“Technology is hurtling along, offering a wide assortment of Orwellian options to gauge viewing and listening preferences. As with medicine, however, those advances are coming faster than we can sort out their implications and decide how much information we all want our corporate big brothers to possess.
So enter, in a closely monitored test under way in Philadelphia, the 'portable people meter,' or PPM. It's a device the size of a pager that people carry around with them, picking up encoded signals in the media they consume. The individuals need do nothing, with the PPM automatically identifying what the users are watching or what radio station they're listening to.
Creepy, you say? Not so, says Arbitron, which is conducting the trial with the cooperation of Nielsen. After all, the current TV ratings sometimes require letting people install boxes in their bedrooms, and the radio version, almost Jurassic by today's standards, asks you to keep a diary of your listening habits.
'What we're asking people to do is less invasive than allowing meters in their homes,' said Roberta McConochie, Arbitron's director of client relations for the venture, who recently briefed research executives in L.A….
Nevertheless, I felt a chill drift up my spin when McConochie cited the device's ability to track which “retail environments” people patronize — using the same silent code to cross-reference what stores they shop in with their viewing patterns — or perform a similar trick linking TV viewing and movie attendance. Without being paranoid, it all sounds a little like 'The Matrix,' minus the slow-motion….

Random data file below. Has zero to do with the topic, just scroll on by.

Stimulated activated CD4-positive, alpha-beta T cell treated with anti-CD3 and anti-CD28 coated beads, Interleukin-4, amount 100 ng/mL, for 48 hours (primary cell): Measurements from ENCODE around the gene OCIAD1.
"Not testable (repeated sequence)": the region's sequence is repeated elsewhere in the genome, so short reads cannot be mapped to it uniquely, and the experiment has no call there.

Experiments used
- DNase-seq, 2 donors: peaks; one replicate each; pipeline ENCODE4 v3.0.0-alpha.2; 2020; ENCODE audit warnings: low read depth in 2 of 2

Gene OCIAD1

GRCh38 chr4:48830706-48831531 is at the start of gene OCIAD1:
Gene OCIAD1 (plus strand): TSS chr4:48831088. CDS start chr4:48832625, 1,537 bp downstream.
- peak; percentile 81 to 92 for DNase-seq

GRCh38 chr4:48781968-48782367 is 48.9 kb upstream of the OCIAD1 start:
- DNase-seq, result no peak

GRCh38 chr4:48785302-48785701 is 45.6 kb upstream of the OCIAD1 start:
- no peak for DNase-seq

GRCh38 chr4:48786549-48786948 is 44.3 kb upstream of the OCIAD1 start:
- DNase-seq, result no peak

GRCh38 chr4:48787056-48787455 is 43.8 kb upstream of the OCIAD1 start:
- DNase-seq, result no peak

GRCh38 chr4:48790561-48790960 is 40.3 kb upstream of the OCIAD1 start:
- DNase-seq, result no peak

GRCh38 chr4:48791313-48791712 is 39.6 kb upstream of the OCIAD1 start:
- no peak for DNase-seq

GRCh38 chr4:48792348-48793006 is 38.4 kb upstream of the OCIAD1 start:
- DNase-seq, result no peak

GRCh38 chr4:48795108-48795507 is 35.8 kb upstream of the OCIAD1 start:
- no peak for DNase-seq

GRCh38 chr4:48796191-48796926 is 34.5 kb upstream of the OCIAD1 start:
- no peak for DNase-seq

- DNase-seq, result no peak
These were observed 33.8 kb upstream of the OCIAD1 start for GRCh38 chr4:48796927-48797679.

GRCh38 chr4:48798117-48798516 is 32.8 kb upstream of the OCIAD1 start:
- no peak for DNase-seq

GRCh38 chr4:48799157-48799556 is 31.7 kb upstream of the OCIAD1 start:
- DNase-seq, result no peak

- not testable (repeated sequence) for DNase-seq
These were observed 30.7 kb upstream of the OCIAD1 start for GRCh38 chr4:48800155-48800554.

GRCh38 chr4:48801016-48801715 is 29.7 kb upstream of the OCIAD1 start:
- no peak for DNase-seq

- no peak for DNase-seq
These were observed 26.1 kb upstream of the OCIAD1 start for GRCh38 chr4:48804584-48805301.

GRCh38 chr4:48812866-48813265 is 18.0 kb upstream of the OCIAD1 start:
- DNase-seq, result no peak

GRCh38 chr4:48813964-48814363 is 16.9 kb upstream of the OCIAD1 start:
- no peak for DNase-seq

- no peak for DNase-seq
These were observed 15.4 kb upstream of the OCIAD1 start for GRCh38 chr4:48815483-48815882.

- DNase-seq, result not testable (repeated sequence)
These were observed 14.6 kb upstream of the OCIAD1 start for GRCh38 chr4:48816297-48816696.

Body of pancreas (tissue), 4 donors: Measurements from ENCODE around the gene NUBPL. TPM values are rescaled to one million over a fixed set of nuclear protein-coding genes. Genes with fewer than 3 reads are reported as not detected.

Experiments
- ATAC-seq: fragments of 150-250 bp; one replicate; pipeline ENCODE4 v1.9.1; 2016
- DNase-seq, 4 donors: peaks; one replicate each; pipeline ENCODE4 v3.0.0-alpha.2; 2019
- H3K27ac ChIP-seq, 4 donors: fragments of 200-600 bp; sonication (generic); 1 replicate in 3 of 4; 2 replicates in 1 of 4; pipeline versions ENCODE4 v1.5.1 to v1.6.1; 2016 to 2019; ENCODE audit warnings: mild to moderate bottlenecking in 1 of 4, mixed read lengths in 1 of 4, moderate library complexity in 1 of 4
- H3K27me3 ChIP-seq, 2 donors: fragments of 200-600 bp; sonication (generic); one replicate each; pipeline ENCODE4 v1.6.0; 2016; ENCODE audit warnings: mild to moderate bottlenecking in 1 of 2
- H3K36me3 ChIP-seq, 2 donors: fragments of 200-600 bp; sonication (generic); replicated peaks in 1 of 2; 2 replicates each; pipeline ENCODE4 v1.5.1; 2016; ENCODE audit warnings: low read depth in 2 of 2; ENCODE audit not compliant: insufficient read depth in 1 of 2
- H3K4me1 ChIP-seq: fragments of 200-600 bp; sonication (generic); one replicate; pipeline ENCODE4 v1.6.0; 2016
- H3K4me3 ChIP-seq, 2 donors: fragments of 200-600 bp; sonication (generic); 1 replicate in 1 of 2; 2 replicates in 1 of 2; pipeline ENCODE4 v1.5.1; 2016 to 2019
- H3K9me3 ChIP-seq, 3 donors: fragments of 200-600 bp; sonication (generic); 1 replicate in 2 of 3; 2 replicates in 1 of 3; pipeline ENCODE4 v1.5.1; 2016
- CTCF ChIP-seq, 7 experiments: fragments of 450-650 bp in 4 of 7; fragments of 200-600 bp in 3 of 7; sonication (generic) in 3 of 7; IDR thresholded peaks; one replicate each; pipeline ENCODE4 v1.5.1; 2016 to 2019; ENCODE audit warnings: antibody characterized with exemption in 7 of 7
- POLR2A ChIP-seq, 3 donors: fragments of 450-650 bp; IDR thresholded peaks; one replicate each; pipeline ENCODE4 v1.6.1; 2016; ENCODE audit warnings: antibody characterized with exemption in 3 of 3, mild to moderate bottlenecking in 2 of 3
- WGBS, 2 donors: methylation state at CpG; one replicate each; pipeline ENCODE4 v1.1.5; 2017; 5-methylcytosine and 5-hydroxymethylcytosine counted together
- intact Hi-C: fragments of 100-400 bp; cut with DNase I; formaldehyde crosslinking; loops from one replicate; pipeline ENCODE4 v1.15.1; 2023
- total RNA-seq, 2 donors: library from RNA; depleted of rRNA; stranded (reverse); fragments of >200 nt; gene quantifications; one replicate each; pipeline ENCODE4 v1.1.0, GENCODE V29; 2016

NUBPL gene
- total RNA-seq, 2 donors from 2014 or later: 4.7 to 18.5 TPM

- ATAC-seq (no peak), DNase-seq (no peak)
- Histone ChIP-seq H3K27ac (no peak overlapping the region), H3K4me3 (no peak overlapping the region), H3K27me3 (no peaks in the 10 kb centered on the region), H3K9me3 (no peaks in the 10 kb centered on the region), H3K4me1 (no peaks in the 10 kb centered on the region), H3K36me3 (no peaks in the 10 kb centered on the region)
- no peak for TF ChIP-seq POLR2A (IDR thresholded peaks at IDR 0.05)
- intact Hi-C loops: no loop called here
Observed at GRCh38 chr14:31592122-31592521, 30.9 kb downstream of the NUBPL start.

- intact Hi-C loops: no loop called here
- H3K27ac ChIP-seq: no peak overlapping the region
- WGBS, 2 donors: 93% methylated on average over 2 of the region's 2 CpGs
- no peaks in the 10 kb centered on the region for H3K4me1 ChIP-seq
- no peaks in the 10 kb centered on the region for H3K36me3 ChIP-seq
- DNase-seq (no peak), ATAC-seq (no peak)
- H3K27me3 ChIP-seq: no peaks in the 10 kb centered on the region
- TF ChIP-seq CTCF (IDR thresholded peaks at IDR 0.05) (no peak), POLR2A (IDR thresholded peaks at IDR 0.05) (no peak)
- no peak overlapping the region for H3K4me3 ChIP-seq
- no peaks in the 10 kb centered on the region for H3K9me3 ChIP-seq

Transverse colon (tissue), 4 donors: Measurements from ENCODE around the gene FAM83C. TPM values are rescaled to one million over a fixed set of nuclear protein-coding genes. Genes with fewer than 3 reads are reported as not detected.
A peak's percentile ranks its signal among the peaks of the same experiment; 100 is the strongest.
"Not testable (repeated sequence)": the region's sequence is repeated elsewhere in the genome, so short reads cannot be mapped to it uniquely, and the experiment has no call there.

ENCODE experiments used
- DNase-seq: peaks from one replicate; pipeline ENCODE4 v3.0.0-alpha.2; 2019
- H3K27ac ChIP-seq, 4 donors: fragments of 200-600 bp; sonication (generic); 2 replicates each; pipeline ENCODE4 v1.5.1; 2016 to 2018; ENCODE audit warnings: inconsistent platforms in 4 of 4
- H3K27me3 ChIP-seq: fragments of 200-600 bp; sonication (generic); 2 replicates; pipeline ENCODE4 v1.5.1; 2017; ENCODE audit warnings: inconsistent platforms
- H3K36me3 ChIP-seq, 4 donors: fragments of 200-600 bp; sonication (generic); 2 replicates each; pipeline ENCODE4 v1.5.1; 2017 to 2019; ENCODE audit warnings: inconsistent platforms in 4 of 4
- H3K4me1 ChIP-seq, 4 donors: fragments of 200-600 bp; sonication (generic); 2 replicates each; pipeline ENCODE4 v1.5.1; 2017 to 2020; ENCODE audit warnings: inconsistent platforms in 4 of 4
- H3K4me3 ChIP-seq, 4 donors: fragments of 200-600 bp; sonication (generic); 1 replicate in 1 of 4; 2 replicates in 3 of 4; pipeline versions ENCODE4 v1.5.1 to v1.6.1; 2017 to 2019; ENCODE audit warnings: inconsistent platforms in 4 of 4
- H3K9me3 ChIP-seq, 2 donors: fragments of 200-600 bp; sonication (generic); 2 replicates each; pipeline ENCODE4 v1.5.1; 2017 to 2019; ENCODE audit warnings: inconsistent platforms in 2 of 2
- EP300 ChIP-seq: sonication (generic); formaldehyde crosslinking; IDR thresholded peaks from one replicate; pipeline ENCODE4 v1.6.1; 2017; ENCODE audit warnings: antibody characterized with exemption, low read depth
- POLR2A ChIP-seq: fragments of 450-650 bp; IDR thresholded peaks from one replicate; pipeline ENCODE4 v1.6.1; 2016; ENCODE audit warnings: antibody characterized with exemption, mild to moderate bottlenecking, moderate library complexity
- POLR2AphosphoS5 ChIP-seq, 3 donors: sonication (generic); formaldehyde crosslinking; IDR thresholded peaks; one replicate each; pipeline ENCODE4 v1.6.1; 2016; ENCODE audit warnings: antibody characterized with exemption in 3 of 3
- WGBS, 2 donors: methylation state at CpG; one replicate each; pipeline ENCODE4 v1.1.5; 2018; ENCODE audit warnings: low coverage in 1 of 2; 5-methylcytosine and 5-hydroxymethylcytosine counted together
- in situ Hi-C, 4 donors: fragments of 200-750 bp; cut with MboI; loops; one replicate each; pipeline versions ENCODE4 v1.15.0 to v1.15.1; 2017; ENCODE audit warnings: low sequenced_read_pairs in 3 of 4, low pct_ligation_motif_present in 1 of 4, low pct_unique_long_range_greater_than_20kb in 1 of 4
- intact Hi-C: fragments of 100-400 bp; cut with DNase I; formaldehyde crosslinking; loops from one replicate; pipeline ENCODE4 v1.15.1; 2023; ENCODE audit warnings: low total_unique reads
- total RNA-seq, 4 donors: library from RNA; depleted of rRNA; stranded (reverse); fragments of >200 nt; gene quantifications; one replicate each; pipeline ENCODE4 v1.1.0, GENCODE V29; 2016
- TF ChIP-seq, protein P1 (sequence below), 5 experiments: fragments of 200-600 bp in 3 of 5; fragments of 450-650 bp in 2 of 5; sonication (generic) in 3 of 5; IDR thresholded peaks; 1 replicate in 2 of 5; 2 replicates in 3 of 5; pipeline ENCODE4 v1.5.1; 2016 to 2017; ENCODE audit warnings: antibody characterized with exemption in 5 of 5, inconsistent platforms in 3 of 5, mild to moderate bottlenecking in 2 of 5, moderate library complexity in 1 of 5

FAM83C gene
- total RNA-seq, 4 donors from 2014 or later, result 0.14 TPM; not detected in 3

Yet whether you dread or embrace it, the day is coming when media consumption will be indexed with buying patterns to form one vast database — all in the name of conveying more precise targeting data to those who see the public as a commodity to be bought and sold. That's terrific news for advertisers but a bit scary to anyone inclined to question if Rupert Murdoch and other guardians of pipelines into the home can be trusted not to abuse the privilege.” [Chicago Tribune]
yup, i was telling people that i could pretty much do this now with some software that i have, and they nod along….